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I'm running a command that I now realize I'd like to leave running after I close my SSH session. I didn't start it with a & argument, but I have put it in the background (CTRL-z, bg). Now I'm trying to make it keep going after I disconnect. That's what disown -h is for, right? I've tried disown -h and disown -h 1 (jobs shows my job as #1), and I get

disown: job not found: -h

Why is disown taking "-h" as a jobspec rather than an argument? I'm in zsh, if that matters.

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2 Answers 2

up vote 2 down vote accepted

bash, zsh and ksh93 are the shells that have a disown command. Of the three, bash is the only one that supports a h option. Without -h it emultates zsh behavior (remove from the job table), while with -h it emulates ksh93 behavior (will no send it a SIGHUP upon exit, but doesn't remove it from the job table so you can still bg or fg or kill it).

You could emulate that behavior with zsh, by doing:

typeset -A nohup
trap 'disown %${(k)^nohup}' EXIT
trap 'for i (${(k)nohup}) (($+jobstate[i])) || unset "nohup[$i]"' CHLD

So the nohup associative array holds the list of jobs that are not to be sent a SIGHUP upon exit. So, instead of disown -h %1, you'd write nohup[1]=.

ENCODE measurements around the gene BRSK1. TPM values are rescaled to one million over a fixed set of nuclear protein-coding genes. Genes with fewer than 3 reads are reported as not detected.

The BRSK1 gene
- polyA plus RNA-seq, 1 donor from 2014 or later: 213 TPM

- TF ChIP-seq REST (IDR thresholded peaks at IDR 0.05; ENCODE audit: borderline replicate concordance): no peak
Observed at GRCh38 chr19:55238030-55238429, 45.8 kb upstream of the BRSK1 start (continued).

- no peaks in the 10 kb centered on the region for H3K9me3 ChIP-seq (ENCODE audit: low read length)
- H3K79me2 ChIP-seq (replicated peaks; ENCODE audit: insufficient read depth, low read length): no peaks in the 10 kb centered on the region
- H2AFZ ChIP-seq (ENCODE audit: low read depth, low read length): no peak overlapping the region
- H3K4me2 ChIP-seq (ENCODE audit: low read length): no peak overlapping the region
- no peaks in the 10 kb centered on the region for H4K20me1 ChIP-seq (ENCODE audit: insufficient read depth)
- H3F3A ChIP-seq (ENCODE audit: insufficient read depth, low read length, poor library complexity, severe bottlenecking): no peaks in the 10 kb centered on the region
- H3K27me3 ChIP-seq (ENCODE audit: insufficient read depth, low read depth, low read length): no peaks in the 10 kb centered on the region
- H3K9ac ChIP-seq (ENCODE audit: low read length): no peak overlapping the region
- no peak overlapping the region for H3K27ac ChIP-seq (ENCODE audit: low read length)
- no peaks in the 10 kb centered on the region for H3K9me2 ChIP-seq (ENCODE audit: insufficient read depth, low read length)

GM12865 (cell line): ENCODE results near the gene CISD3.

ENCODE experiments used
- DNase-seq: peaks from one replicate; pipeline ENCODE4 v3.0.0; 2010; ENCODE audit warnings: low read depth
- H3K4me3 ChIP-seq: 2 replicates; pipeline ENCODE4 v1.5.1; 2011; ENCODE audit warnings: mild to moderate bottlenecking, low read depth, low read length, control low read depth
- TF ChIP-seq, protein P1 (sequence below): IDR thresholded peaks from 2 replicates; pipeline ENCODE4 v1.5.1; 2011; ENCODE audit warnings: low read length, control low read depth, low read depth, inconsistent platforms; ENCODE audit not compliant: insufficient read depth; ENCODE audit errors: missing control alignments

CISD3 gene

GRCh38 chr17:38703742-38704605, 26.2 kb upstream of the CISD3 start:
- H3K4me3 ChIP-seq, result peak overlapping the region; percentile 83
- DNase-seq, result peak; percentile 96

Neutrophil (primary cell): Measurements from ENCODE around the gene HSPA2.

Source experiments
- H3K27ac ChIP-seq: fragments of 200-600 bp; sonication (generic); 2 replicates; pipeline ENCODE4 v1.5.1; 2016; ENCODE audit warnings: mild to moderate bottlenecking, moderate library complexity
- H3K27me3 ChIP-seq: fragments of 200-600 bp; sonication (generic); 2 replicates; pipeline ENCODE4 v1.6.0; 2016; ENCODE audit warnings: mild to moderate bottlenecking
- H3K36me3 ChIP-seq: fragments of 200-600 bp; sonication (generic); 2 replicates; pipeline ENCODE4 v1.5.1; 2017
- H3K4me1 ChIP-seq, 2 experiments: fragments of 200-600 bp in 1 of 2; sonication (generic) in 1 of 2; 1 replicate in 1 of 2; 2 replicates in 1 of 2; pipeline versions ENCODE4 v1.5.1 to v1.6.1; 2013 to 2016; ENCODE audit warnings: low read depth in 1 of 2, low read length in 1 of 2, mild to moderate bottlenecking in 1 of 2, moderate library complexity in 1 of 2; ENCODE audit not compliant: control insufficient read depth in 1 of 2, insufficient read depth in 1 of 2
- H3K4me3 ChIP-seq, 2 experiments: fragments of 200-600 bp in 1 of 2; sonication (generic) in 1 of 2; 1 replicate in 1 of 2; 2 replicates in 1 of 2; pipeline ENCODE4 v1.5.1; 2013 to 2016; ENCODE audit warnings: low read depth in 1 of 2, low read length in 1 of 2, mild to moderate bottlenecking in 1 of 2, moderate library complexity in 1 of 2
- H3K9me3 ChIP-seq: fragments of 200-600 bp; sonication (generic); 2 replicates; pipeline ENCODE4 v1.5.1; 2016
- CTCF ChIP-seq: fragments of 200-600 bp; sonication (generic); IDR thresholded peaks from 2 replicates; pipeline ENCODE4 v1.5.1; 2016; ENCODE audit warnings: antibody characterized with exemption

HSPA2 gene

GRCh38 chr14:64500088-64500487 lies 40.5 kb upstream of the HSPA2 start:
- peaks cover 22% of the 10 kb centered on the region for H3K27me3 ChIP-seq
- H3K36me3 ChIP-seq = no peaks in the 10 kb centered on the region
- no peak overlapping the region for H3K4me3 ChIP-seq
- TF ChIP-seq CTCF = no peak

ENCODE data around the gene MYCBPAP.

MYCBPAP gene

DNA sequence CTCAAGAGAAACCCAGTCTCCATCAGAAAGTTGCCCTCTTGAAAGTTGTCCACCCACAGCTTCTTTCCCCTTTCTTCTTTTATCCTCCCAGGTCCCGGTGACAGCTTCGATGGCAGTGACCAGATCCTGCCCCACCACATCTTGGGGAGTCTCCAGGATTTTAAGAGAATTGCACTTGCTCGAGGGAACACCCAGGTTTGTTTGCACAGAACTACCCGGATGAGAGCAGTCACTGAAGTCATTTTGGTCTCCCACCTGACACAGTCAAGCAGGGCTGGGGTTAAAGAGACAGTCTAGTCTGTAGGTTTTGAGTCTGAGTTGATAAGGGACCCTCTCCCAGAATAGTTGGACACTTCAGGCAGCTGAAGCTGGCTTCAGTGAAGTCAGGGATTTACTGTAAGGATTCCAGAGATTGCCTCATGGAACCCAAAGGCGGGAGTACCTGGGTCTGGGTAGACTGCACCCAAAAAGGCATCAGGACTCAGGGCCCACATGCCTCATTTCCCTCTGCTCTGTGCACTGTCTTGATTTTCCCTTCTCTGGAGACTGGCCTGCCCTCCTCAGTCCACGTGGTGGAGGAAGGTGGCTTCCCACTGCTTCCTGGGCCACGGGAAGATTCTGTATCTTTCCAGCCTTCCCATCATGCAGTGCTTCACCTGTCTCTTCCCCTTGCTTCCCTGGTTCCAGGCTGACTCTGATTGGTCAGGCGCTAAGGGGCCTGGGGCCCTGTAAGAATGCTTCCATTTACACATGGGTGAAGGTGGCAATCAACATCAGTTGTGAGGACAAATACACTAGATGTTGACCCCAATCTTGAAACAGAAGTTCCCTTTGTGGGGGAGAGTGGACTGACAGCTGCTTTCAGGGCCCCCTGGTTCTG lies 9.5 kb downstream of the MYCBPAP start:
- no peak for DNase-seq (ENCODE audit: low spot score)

See also setopt nohup to not send SIGHUP to any job upon exit.

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First, what's the %1 in your example, and @mrb's answer? I think just "1" by itself worked (as in, disown 1) when I tried it. Second, is the option you're referring to NO_HUP? I found HUP in the zshoptions man page, and I guess you can tack on NO_ to turn stuff off? –  Coderer Nov 30 '12 at 8:28
    
The % is for job specifications. It's not needed for fg, bg or disown, but is for kill, so I got into the habit of using it whenever I refer to a job as opposed to a process ID. Yes setopt noopt is the same as unsetopt opt and underscores are ignored. It is documented. –  Stéphane Chazelas Nov 30 '12 at 10:44

disown on its own is sufficient to let the program keep running after you disconnect:

$ command_running_forever
^Z
zsh: suspended  command_running_forever
$ bg
[1]  + continued  command_running_forever
$ jobs
[1]  + running    command_running_forever
$ disown %1
$ logout

disown -h uses a bash argument which causes the job to remain on the job table and does not receive a SIGHUP when bash receives a SIGHUP (according to bash's help disown). This argument is not available with zsh.

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